Generally refers to when a player must restart the game from the beginning when their character dies, instead of from a saved game or save point. This may also refer to the case of a player having to restart the game due to failing to meet a certain objective. The term may also apply to squad-based games such as tactical role-playing games, if the death of the character eliminates that character from the game completely but the game may continue on with other characters.
Can also be used like lagging, if there is a high network latency.
Any video game, or genre which involves heavy use of jumping, climbing, and other acrobatic maneuvers to guide the player-character between suspended platforms and over obstacles in the game environment.
A type of procedural animation used by physics engines where static death animations have been replaced by a body going limp and collapsing in on itself, with the only animation acting on the body and its connected limbs being from the game's physics engine. This often gives the impression that a character is flailing or being flung around, like a rag doll.
The act of quitting a game mid-progress instead of waiting for the game to end. Typically, this is associated with leaving in frustration, such as unpleasant communication with other players, being annoyed, or losing the game. However, the reasons can vary beyond frustration, such as being unable to play due to the way the game has progressed, bad sportsmanship, or manipulating game statistics. Apparent rage quits may occur due to a player's game crashing, or the player experiencing network connection problems. There are also social implications of rage quitting, such as making other players rage quit. Certain games can penalize the player for leaving early. Sometimes the player may damage or even destroy the device, console, or controller the game is being played on.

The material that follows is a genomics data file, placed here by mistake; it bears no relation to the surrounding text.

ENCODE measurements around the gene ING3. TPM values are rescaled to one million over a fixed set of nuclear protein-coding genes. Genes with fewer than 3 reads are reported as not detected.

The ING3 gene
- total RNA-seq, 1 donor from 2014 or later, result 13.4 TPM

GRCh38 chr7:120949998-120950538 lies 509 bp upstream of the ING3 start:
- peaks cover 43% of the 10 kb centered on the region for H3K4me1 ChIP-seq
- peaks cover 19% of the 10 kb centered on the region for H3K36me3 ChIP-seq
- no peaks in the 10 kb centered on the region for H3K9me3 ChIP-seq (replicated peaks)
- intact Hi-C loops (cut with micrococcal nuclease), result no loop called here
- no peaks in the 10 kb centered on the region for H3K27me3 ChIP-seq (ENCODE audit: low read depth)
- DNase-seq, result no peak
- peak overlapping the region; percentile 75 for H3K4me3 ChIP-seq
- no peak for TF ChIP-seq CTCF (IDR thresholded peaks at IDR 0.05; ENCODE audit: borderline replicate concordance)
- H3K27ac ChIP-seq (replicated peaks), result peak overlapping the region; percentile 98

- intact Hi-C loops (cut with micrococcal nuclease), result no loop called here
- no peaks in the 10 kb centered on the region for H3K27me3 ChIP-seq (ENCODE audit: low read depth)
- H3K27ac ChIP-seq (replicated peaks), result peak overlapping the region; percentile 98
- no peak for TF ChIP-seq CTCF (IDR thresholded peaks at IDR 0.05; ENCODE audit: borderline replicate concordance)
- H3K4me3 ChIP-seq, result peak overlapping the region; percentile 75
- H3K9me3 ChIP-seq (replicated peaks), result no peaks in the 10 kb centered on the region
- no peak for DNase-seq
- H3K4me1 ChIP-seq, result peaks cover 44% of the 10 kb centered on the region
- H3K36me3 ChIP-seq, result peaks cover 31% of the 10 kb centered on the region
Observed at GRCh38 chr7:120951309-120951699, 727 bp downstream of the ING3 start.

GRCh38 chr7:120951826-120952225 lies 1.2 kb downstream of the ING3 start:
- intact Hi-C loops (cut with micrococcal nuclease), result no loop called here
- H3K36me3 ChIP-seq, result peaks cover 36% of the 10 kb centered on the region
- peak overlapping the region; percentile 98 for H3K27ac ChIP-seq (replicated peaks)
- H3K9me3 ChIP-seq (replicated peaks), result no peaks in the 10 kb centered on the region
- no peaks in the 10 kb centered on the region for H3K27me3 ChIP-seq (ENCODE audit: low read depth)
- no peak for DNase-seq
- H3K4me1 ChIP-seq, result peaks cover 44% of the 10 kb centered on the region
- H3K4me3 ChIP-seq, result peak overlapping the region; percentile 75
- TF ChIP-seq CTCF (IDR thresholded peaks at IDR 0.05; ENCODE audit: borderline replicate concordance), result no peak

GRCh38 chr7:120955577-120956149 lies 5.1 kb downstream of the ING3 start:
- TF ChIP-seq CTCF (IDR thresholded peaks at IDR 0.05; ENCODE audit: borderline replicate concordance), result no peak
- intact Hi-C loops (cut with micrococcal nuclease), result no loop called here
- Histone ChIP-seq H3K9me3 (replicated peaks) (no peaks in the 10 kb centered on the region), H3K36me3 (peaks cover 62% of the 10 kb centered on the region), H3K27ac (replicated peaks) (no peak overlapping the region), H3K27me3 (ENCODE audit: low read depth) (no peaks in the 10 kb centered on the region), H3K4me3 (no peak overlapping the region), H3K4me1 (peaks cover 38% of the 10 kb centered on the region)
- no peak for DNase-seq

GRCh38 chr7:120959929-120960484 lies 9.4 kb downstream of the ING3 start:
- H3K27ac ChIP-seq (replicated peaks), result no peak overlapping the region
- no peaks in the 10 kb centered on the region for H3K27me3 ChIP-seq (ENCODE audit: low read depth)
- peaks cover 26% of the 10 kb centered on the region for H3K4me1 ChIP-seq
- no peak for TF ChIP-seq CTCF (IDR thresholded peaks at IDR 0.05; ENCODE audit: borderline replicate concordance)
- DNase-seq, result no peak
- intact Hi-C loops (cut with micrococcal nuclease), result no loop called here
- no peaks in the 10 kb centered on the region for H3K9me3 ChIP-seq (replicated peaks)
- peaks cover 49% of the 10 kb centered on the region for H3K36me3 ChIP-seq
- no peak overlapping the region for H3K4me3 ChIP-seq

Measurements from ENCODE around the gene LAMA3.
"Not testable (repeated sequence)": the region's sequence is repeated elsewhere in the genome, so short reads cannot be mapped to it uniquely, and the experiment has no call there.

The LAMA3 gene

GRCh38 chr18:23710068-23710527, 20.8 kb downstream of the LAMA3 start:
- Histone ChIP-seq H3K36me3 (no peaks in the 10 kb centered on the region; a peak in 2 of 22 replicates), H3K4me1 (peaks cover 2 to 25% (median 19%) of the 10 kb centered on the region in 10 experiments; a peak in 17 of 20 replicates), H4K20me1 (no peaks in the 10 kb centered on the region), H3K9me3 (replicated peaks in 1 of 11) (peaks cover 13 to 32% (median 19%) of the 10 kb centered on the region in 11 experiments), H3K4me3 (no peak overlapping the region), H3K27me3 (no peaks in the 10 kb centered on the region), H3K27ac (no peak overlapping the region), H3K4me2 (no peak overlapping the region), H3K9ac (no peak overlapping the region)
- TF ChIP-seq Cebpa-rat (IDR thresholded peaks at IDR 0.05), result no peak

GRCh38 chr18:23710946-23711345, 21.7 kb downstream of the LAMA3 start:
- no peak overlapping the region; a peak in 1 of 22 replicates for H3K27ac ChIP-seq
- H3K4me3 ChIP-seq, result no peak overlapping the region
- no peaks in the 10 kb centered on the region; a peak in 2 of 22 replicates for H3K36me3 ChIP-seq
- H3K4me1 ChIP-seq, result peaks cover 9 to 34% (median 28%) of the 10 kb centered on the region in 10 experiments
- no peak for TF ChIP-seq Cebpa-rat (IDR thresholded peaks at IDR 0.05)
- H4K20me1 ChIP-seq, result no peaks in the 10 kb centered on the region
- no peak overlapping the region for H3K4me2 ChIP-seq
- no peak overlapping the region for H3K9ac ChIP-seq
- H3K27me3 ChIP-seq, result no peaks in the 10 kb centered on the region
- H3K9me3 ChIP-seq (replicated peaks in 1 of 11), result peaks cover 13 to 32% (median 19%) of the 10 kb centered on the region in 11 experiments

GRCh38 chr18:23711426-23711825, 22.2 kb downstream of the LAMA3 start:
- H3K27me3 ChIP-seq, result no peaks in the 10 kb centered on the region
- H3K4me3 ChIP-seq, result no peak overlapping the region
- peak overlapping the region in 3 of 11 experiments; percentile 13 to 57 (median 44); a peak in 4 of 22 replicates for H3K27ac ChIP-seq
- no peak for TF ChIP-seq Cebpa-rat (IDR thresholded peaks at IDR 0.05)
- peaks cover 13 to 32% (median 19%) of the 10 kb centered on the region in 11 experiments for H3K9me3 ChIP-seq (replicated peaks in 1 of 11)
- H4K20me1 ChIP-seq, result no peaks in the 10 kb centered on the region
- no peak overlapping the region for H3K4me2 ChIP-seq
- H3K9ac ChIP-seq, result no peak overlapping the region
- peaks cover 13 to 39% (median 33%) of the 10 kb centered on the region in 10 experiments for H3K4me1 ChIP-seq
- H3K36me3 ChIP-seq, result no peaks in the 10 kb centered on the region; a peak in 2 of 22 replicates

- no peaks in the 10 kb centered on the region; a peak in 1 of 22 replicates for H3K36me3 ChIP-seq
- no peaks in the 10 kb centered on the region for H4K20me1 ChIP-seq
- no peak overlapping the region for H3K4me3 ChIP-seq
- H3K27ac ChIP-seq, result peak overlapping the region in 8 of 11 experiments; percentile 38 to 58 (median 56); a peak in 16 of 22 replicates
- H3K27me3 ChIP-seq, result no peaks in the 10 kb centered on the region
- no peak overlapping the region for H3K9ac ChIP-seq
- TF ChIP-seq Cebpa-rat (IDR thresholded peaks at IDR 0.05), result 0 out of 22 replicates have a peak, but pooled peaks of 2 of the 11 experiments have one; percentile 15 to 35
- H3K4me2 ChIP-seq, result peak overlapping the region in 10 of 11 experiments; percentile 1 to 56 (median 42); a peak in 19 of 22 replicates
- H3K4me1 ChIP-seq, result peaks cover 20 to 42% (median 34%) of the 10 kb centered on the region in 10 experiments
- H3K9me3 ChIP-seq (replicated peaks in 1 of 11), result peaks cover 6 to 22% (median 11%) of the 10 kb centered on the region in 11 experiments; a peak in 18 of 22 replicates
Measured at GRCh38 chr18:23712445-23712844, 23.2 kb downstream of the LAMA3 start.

Restarting a game with a new character from the lowest possible stats, after having maxed out a previous character.
The playing or collecting of older personal computer, console, and arcade video games in contemporary times.
A tactic used in certain games that include physics simulation and rocket launchers or explosives. The player aims their weapon at or near their player-character's feet, or stand their character where there will be an explosion, and use the force of the blast to propel the character beyond normal jumping ability.
A game in which the action is viewed from a side-view camera angle and the screen follows the player as they move.